Inside an authors’ (expressed or tacit) selected viewpoint, one may put system equal to object dealt with; but in such a case one risks misunderstanding with one’s audience, especially the one from other professional backgrounds. Therefore, when specialists of any profession (which we all are) use the word system to express something that we perceive as a whole inside our own selected viewpoint – it makes a system fictitiously holistic. Why is this important? There are scientists attempting to say that their discipline offers the only unique and unifying basis for dealing with systems. They do not speak of worldview, like LvB does, but of professional disciplines. Can they be right? Yes, in their perspective. Can they be sufficient? Rarely, exceptionally: one-sidedness is unavoidable, but beneficial and dangerous, all at the same time; every human must unavoidably be specialized in a fragment of the immense huge given knowledge of today. Alone, though, it can do much less benefit than in cooperation / network of mutually different specialists (e.g. a management team, a doctors/nurses/etc. team, a professors or teachers team, a sports team, a trainers team, etc.). Networking of mutually different one-sided insights can help us overcome the weak sides of a narrow specialization, and use the good ones. Thus, humans need a narrow specialization and (!) capacity and practice of systemic / holistic thinking. But there seems to be a lot of disagreement what holism may be all about. My response is a complex entity in Figure 1.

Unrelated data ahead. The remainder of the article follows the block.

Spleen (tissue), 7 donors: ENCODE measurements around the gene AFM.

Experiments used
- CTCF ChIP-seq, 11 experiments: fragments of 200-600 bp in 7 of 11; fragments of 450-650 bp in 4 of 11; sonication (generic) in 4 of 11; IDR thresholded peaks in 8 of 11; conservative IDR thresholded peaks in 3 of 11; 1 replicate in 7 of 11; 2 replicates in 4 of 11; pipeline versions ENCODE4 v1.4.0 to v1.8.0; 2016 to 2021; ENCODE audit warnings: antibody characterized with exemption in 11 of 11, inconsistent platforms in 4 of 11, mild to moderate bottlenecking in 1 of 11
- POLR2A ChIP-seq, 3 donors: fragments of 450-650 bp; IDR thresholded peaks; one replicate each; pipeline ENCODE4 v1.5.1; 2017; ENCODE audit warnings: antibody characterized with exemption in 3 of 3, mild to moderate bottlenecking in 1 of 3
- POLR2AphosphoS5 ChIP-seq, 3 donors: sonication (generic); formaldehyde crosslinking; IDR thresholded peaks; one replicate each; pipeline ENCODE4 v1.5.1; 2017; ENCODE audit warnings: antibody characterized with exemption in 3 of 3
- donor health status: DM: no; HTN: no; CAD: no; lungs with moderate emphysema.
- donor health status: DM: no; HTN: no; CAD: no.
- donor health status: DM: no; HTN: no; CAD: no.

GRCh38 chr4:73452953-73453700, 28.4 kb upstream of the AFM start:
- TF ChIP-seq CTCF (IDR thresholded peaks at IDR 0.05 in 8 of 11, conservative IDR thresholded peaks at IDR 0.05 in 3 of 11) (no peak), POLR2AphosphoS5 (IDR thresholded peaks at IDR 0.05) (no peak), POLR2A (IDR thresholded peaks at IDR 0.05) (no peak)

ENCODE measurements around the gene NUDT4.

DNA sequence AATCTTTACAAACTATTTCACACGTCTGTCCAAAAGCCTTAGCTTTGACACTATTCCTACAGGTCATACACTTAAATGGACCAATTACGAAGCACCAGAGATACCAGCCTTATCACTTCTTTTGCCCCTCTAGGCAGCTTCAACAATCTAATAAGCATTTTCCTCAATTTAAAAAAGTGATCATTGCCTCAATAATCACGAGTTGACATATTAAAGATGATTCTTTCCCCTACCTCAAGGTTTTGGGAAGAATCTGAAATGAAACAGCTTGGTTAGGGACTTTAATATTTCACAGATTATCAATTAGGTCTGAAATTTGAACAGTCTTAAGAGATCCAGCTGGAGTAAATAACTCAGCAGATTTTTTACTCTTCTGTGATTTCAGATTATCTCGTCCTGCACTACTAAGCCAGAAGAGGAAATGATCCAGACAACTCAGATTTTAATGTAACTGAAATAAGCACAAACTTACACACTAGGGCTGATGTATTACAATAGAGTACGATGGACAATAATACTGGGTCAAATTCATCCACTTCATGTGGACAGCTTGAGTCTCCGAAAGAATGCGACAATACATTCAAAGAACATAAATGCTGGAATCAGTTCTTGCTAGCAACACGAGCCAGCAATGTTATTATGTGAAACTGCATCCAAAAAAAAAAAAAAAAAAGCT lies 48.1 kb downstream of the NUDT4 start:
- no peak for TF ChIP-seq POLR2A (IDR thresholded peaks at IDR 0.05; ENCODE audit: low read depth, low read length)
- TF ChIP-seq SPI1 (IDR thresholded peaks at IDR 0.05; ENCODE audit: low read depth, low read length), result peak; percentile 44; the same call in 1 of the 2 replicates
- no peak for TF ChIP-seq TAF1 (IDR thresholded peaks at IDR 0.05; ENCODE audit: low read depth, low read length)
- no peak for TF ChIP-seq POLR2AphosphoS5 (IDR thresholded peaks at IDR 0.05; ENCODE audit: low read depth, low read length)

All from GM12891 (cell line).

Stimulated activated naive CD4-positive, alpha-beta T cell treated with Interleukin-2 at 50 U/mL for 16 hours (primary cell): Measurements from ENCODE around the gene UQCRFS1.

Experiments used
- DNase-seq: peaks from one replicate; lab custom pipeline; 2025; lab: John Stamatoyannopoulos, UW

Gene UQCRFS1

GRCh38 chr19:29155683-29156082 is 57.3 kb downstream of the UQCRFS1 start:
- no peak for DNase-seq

|Actual attributes of real features||Considered attributes of thinking about real features|
|Systemic||Complexity||Consideration of whole’s attributes that parts do not have|
|Systematic||Complicatedness||Consideration of parts’ attributes that whole does not have|
|Dialectic||Basis for complexity||Consideration of interdependences of parts that make parts unite into the new whole|
|Requisite realism / materialism||Basis for requisite holism of consideration||Consideration that selection of the systems of viewpoints must consider reality in line with the law of requisite holism for results of consideration to be applicable|